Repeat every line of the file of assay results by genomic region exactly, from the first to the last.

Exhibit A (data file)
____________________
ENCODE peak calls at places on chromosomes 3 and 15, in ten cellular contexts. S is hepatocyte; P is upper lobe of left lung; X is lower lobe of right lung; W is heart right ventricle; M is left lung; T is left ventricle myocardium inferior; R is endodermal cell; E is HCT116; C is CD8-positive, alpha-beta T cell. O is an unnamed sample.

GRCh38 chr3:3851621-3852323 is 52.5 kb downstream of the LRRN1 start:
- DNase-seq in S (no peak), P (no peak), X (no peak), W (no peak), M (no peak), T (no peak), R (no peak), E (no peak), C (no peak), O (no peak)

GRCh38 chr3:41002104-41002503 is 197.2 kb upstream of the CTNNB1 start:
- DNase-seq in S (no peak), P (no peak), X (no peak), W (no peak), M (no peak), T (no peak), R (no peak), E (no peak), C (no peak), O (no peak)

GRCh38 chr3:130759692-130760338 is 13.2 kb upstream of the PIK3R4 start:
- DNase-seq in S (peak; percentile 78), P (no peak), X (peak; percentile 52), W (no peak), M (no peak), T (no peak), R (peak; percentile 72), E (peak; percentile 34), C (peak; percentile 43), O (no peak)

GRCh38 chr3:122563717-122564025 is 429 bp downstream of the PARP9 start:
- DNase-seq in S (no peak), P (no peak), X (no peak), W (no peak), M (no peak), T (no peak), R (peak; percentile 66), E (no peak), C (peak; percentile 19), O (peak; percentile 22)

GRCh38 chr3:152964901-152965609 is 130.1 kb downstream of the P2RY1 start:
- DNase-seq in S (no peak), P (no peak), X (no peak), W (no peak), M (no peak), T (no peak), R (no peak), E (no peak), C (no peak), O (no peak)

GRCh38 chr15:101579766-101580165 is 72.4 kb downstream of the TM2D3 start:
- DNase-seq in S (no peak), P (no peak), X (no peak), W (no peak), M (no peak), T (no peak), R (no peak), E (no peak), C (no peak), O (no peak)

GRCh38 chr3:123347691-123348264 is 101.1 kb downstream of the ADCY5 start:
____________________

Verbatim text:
ENCODE peak calls at places on chromosomes 3 and 15, in ten cellular contexts. S is hepatocyte; P is upper lobe of left lung; X is lower lobe of right lung; W is heart right ventricle; M is left lung; T is left ventricle myocardium inferior; R is endodermal cell; E is HCT116; C is CD8-positive, alpha-beta T cell. O is an unnamed sample.

GRCh38 chr3:3851621-3852323 is 52.5 kb downstream of the LRRN1 start:
- DNase-seq in S (no peak), P (no peak), X (no peak), W (no peak), M (no peak), T (no peak), R (no peak), E (no peak), C (no peak), O (no peak)

GRCh38 chr3:41002104-41002503 is 197.2 kb upstream of the CTNNB1 start:
- DNase-seq in S (no peak), P (no peak), X (no peak), W (no peak), M (no peak), T (no peak), R (no peak), E (no peak), C (no peak), O (no peak)

GRCh38 chr3:130759692-130760338 is 13.2 kb upstream of the PIK3R4 start:
- DNase-seq in S (peak; percentile 78), P (no peak), X (peak; percentile 52), W (no peak), M (no peak), T (no peak), R (peak; percentile 72), E (peak; percentile 34), C (peak; percentile 43), O (no peak)

GRCh38 chr3:122563717-122564025 is 429 bp downstream of the PARP9 start:
- DNase-seq in S (no peak), P (no peak), X (no peak), W (no peak), M (no peak), T (no peak), R (peak; percentile 66), E (no peak), C (peak; percentile 19), O (peak; percentile 22)

GRCh38 chr3:152964901-152965609 is 130.1 kb downstream of the P2RY1 start:
- DNase-seq in S (no peak), P (no peak), X (no peak), W (no peak), M (no peak), T (no peak), R (no peak), E (no peak), C (no peak), O (no peak)

GRCh38 chr15:101579766-101580165 is 72.4 kb downstream of the TM2D3 start:
- DNase-seq in S (no peak), P (no peak), X (no peak), W (no peak), M (no peak), T (no peak), R (no peak), E (no peak), C (no peak), O (no peak)

GRCh38 chr3:123347691-123348264 is 101.1 kb downstream of the ADCY5 start: